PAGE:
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The Scariest Part: Naseem Jamnia Talks About THE BRUISING OF QILWA

This week on The Scariest Part, my guest is author Naseem Jamnia, whose debut novella is The Bruising of QilwaHere is the publisher’s description:

In this intricate debut fantasy introducing a queernormative Persian-inspired world, a nonbinary refugee practitioner of blood magic discovers a strange disease that causes political rifts in their new homeland. Persian-American author Naseem Jamnia has crafted a gripping narrative with a moving, nuanced exploration of immigration, gender, healing, and family. Powerful and fascinating, The Bruising of Qilwa is the newest arrival in the era of fantasy classics such as the Broken Earth Trilogy, The Four Profound Weaves, and Who Fears Death.

Firuz-e Jafari is fortunate enough to have immigrated to the Free Democratic City-State of Qilwa, fleeing the slaughter of other traditional Sassanian blood magic practitioners in their homeland. Despite the status of refugees in their new home, Firuz has a good job at a free healing clinic in Qilwa, working with Kofi, a kindly new employer, and mentoring Afsoneh, a troubled orphan refugee with powerful magic.

But Firuz and Kofi have discovered a terrible new disease which leaves mysterious bruises on its victims. The illness is spreading quickly through Qilwa, and there are dangerous accusations of ineptly performed blood magic. In order to survive, Firuz must break a deadly cycle of prejudice, untangle sociopolitical constraints, and find a fresh start for their both their blood and found family.

And now, let’s hear what the scariest part was for Naseem Jamnia:

I originally wanted to use this opportunity to talk about the body horror in The Bruising of Qilwa. For this fantasy novella, I leaned on body horror — on its relationship to transness, on the food metaphors, on using my scientific background to make some gross decisions — to darken the slice-of-life aspects of the story. But the reality is, no matter how much I enjoy writing body horror, the scariest part of Qilwa is how much of our real world it reflects.

Qilwa follows a nonbinary refugee healer fleeing a genocide, who arrives to the newly independent city-state of Qilwa during a plague. Faced with both migrant and public health crises — and blaming the latter on the former — Qilwa tries to shut its gates. Then, the government cracks down on the clinics around the city providing free healthcare, restricting access for not only to the migrants but poor Qilwans as well.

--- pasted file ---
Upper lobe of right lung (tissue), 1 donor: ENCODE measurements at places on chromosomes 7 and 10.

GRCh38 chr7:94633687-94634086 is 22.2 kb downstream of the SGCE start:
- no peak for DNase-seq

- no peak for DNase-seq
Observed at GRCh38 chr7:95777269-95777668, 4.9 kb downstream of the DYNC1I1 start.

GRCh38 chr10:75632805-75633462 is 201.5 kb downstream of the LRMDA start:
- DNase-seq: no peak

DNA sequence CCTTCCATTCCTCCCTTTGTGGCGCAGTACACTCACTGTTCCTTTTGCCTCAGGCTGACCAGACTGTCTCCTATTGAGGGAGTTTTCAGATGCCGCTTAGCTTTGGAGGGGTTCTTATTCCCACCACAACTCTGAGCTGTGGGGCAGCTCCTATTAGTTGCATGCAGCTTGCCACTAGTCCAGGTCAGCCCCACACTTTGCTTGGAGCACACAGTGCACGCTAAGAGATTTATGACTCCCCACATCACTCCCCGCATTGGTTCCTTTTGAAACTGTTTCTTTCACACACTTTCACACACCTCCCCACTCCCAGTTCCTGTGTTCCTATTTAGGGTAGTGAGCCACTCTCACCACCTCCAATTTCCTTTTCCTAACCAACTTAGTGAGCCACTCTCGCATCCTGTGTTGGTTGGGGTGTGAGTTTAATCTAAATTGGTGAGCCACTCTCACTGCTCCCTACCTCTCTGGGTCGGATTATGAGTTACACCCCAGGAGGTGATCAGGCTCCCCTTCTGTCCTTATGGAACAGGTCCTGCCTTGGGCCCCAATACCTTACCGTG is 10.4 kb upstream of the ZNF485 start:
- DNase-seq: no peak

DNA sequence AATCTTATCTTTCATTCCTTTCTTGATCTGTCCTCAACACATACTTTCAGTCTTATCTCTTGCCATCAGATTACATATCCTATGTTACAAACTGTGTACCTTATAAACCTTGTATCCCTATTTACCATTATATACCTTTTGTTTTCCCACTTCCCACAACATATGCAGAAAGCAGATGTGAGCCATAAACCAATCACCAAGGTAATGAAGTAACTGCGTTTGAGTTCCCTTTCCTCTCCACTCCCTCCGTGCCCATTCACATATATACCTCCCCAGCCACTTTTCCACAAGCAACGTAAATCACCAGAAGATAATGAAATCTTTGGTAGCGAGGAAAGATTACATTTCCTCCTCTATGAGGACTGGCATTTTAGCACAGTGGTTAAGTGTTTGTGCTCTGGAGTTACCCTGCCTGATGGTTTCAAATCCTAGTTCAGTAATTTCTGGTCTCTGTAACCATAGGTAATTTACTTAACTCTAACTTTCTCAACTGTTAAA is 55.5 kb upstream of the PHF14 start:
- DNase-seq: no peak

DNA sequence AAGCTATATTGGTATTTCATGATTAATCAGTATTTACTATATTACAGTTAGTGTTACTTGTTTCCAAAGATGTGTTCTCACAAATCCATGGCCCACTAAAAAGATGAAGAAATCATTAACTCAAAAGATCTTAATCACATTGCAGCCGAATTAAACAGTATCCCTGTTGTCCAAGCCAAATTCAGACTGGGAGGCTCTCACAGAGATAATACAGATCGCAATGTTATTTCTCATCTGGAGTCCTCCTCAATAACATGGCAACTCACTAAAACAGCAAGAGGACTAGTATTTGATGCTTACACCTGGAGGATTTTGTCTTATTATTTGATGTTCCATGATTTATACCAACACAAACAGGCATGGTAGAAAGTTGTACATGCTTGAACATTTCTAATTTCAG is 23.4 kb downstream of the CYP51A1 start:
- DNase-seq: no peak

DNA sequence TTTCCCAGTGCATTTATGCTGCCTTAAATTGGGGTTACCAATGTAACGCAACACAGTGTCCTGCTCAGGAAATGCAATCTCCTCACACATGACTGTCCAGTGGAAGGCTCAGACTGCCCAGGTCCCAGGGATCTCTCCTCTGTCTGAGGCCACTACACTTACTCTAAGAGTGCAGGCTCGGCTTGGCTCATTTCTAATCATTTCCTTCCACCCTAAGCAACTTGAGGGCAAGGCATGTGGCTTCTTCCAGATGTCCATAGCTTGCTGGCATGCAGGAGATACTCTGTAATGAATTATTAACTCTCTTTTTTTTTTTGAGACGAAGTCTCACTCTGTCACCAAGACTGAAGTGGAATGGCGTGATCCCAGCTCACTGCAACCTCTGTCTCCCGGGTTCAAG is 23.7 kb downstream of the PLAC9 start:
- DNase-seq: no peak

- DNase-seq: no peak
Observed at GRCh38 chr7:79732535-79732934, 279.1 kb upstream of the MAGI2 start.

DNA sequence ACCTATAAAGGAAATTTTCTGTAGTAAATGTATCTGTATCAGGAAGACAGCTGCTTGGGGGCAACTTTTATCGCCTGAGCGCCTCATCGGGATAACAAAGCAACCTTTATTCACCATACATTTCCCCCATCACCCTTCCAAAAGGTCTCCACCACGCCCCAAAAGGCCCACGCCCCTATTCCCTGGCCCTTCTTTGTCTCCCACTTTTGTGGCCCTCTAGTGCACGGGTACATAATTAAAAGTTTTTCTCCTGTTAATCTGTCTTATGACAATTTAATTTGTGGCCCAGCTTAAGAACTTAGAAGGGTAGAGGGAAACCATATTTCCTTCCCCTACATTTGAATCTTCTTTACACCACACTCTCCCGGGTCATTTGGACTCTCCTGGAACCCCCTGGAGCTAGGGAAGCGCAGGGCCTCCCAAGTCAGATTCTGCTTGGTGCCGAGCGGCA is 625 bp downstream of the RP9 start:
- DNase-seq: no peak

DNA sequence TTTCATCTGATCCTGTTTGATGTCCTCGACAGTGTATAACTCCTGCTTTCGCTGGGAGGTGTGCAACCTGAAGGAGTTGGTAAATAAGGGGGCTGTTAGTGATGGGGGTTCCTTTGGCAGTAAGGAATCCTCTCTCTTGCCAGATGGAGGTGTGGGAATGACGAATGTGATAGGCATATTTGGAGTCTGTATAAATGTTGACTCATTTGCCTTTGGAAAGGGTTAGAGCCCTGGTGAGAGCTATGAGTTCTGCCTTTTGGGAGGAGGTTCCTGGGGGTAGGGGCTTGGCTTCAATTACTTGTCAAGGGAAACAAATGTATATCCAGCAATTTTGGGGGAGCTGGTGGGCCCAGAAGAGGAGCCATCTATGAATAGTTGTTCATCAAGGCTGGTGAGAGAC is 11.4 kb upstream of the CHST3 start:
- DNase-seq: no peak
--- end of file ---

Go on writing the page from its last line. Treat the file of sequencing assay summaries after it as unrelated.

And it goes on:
Sound familiar?

I don’t mean to be on-the-nose with my secondary world. Indeed, issues of migration and healthcare were not in my thoughts when I originally sat to write The Bruising of Qilwa; learning to write a short story was. The larger world is one I’ve been playing in for a while, so it made sense as a backdrop for stretching my creative parameters. But very quickly, Qilwa took on a life of its own — one that reflects our world far more than I meant it to.

I started writing Qilwa before COVID. The story begins during a plague but quickly gives way to a new and potentially more sinister disease. While this second disease, the main focus of the novella, is perhaps not as deadly as the first, it is as alarming, if not more, to the main character.

And now, monkeypox is spreading through the US.

In her introduction to the Best American Science Fiction & Fantasy 2018, N.K. Jemisin discusses speculative fiction’s revolutionary potential. She explains how speculative fiction can help us imagine worlds better than our own. This philosophy is central to my work, which is why I created Qilwa’s queernormative, SWANA-inspired world. Yet, in my desire to understand and deconstruct my own relationship with my Persian heritage (the subject of my author’s afterword), I did choose to reproduce the mistreatment of migrants.

I started writing Qilwa before Ukraine, but migrants have long been maligned (especially Black and brown migrants). The migrants in the book, fleeing a genocide, face many of the same conditions that they would in our world: squalid living situations, worse health outcomes, dangerous jobs, decreased access to healthcare and education. It is impossible to divorce this phenomenon in our world from its larger context of white supremacy and hegemonic whiteness, colonialism and neocolonialism. While in the world of Qilwa there isn’t whiteness or white people, there is a history of imperialism at the root of the conflict.

But even though I can trace the creation of the situation in Qilwa, it unsettles me that I internalized many of our world’s problems enough to reproduce them subconsciously. How can I work toward a better reality if I’m not able to imagine one? I can only hope that this scariest thing is not the end of the sentence, but only the beginning of a new one.

The Bruising of Qilwa: Amazon / Barnes & Noble / Powell’s / Bookshop / IndieBound

Naseem Jamnia: Website / Twitter / Instagram

Naseem Jamnia is a Persian-Chicagoan, former scientist, and the author of The Bruising of Qilwa. Their work has appeared in The Washington Post, The Rumpus, The Writer’s Chronicle, Cosmopolitan, and other venues, and they’ve received fellowships from Lambda Literary, Otherwise, and Bitch Media. The inaugural Samuel R. Delany fellow, Naseem lives in Reno with their husband, dog, and two cats.

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